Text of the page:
In NM6232 (Caring for Complex clients in Critical Care) the student is working towards the exercise of initiative and personal responsibility. They will be able to apply the methods and techniques that they have learned to review, consolidate, extend and apply their knowledge and understanding, and to initiate and carry out projects and by undertaking the variety of assessments this enables the student: to devise and sustain arguments, and/or to solve problems, using ideas and techniques, some of which are at the forefront of a discipline; and to describe and comment upon particular aspects of current research, or equivalent advanced scholarship, in critical care. This ultimately enables the student the learning ability needed to undertake appropriate further training of a professional or equivalent nature.
In addition, the modules are designed to incorporate and fulfil the National Standards of Critical Care Nurse Education (2012) which state that:
Educational programmes should:
Be accessible to post-registration professionals (nurses) working in a critical care environment.
Be responsive to the needs of the service through a modular and flexible approach (NM6230, NM6231 and NM6232).
Include all stakeholders in development and delivery strategies.
Ensure continuity, consistency and sustainability.
In accordance with the Framework for Higher Education Qualification (FHEQ) provide a graduate certificate at academic Level 6 with a minimum of 60 credits, to be recognised as a nationally transferrable ‘award’ or equivalent title, in critical care nursing. For bachelor's degree with honours, at level 6, the qualification should also meet the expectation of the degree with honours qualification benchmark.
Work towards delivery of postgraduate certificates at academic level 7 post 2012 in accordance with national recommendations.
Allow delivery by a variety of methods (NM6230, NM6231 and NM6232).
Allow opportunities for recognition of previous education, knowledge or skills through Accreditation of Prior and Experiential Learning (AP(E)L) processes.
Take into account any nationally recognised competency frameworks. Prepare students to meet nationally recognised occupational standards for critical care.And that the curriculum should:
Consist of a standard core content of learning, designed to achieve set learning outcomes.
Assess both theoretical knowledge and practical skills (NM6230, NM6231 and NM6232).
Generate transferable evidence.
Have holistic content which is speciality specific (NM6230, NM6231 and NM6232).
Have the ability to be mapped against the Knowledge & Skills Framework (KSF).
Typically enable attainment of ‘qualification’ within 12 months/academic year, up to a maximum of two years under extenuating circumstances. (This may be agreed between healthcare and academic providers to meet local regulations).
Be matched locally against QAA descriptors.
Be supported by Critical Care Networks, where they exist.
The composition of the planning team ensured that there were members with experience of external consultancy and external examining, which is invaluable in quality assuring the programme against national benchmarks and expectations. The validation process also ensures that experts from other Higher Education Institutions (HEI's) were fully involved in the scrutiny and validation process, further assuring the comparability of the programme with other HEI's.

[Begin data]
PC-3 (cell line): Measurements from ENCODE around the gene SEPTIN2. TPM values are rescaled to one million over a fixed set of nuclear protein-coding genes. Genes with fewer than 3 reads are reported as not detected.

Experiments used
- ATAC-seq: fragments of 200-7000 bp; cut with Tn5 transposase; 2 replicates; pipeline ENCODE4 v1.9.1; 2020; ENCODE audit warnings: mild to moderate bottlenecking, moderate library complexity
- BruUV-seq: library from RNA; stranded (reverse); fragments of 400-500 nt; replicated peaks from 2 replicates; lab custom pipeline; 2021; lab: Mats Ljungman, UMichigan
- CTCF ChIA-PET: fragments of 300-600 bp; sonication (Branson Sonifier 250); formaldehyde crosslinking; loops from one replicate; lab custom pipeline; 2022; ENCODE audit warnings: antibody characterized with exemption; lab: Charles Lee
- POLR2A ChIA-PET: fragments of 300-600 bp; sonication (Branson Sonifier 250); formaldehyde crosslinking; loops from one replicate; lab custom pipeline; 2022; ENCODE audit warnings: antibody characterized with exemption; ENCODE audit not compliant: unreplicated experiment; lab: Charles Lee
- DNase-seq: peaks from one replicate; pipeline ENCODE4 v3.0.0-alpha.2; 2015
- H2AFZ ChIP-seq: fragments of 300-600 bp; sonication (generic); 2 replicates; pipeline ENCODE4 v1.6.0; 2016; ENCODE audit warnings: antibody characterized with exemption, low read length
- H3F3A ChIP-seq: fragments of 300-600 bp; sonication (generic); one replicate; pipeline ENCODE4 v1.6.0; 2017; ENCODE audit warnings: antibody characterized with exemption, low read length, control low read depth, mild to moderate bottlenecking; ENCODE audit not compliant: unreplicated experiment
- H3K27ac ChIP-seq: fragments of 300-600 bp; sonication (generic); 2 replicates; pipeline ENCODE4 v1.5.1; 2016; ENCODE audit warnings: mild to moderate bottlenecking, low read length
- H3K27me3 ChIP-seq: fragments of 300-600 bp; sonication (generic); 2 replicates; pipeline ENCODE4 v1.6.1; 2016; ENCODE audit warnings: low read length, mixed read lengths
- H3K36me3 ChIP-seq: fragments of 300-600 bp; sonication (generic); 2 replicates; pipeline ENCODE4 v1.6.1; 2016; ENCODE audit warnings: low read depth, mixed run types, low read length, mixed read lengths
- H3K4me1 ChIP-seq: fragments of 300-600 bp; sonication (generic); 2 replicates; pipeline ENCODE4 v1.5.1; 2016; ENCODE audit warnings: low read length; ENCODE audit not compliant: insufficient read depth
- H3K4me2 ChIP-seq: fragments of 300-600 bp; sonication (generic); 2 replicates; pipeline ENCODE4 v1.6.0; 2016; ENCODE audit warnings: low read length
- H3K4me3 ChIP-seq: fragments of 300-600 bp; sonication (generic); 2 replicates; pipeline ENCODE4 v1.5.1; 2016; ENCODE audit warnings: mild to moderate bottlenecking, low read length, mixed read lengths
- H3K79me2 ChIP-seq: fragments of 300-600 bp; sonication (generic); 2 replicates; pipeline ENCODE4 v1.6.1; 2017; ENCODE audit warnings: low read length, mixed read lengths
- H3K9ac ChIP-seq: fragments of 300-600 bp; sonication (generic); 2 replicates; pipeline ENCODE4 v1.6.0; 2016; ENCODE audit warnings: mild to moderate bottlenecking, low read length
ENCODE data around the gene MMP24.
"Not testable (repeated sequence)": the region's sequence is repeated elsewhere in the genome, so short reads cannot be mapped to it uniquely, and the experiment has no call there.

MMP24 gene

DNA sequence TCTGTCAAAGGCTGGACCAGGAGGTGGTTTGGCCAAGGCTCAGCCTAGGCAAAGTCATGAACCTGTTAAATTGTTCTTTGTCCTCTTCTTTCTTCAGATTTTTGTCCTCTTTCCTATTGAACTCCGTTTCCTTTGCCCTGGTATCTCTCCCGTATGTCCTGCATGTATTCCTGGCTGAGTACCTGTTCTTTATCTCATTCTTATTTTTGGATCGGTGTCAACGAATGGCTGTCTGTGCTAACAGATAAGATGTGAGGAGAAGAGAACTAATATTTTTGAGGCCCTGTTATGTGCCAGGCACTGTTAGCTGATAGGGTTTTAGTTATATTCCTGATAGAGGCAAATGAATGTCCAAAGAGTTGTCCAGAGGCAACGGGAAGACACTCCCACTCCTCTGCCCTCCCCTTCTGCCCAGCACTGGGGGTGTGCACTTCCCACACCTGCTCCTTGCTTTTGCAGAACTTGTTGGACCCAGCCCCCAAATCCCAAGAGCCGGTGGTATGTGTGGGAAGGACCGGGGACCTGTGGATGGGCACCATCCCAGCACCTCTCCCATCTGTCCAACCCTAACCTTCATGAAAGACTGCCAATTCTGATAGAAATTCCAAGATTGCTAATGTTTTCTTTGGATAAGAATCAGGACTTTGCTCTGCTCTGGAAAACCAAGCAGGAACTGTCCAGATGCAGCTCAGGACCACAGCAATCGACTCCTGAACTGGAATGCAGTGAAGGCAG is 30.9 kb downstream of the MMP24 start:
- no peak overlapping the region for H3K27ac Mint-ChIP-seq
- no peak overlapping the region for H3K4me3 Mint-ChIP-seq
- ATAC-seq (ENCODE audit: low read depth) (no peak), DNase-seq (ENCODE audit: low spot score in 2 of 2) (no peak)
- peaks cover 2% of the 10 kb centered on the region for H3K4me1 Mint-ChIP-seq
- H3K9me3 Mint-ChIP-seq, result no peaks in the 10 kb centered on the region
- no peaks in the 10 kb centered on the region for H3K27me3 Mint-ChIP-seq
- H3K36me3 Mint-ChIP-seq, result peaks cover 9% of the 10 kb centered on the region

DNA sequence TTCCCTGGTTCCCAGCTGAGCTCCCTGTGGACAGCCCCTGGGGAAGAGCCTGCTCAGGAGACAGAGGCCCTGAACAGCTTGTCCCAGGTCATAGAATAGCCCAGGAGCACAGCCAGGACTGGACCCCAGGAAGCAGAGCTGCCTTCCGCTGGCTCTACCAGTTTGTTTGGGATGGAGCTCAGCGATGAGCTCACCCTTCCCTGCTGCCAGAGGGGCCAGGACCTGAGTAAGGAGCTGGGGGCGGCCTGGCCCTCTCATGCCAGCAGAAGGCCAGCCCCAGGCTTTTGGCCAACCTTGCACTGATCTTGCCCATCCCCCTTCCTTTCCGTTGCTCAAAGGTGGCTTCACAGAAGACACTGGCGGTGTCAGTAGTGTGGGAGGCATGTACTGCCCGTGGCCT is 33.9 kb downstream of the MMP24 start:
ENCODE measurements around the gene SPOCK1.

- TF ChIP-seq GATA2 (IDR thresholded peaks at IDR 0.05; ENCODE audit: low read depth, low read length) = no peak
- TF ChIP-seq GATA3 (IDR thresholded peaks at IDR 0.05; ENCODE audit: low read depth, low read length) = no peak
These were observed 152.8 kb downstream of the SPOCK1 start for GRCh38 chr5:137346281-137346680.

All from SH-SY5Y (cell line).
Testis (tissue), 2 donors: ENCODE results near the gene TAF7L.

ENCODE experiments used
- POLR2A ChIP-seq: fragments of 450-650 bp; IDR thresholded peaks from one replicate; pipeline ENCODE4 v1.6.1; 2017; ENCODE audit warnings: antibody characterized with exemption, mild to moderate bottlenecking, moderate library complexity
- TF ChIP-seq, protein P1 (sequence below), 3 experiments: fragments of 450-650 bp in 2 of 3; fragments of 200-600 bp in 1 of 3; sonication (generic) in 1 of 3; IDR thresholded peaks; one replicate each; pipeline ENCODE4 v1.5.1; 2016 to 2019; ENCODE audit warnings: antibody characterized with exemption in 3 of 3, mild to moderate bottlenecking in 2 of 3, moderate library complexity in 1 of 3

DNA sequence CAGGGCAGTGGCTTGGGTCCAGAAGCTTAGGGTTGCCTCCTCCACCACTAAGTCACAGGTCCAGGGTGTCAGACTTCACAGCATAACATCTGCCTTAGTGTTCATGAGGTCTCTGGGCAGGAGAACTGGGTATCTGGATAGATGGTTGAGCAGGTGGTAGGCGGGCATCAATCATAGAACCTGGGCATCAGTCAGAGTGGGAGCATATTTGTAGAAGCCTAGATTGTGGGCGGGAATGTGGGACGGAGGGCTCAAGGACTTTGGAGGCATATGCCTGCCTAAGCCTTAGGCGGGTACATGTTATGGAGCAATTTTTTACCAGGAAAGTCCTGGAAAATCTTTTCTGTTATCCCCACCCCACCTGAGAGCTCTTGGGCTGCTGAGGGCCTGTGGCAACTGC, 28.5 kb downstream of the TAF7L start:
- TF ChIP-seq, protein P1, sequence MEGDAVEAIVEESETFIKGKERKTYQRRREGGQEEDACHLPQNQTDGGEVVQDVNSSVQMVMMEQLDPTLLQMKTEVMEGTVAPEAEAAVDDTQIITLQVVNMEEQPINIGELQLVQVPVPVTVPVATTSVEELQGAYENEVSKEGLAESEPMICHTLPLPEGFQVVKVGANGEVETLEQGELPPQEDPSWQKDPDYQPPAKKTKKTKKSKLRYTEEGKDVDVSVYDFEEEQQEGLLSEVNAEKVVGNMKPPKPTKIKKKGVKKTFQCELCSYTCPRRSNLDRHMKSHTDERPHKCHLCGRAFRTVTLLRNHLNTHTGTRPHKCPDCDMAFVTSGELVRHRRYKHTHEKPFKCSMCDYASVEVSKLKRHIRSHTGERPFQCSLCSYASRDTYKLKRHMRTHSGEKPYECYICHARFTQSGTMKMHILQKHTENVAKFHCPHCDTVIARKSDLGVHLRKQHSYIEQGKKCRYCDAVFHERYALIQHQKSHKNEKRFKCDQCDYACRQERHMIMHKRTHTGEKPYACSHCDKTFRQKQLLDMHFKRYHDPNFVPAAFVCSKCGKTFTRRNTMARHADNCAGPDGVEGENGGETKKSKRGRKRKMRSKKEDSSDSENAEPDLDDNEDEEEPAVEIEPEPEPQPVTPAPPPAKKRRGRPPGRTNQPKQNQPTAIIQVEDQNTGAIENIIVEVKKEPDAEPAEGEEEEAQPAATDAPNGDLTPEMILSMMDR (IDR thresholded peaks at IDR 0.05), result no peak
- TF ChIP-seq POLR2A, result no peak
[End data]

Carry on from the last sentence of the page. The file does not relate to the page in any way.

The learning and teaching methods selected for the programme are reflective of the guidance outlined in the QAA (2010) document Degree Characteristics the HEA UK Professional Standards Framework. A range of approaches to teaching and learning using both didactic and interactive methods will be used; these are designed to facilitate the achievement of all module learning outcomes. A student-centred approach focusing on student needs, professional standing and ability will form the philosophy and approach adopted by the module leaders, facilitating a positive learning experience. The acquisition of core knowledge, skills and attitudes will be through a combination of:
Lectures, which are interactive and encourage discussion and debate
Seminars and workshops
Practice learning and assessment
Role play and simulation, including debriefing
Audio-visual resources, such as podcasts, videos and interactive case studies
Tutorials including interactive tutorials
Self-directed learning/tutor-directed learning
Presentations and seminars by visiting lecturers
The Programme Team are committed to fostering the personal and professional development of the student. The critical and analytical development of knowledge, synthesis and understanding will be promoted by the students' involvement in debates, practice learning discussions, case study examination, tutorials, role play and critical reflection, and via the support of their Personal Academic Tutor (PAT).
Inter-professional learning (IPL) is addressed within the programme by the nature of practice learning (a minimum of 18 hours per week).
Students who experience difficulty in meeting the requirements of degree level study will be able and encouraged to access the Student Futures Department. The programme will provide an induction where details of support mechanisms, library services and University regulations will be provided. This knowledge will then be reinforced in the Programme Handbook.
The programme will utilise a range of academic module assessments that reflect the nature of the Critical Care student.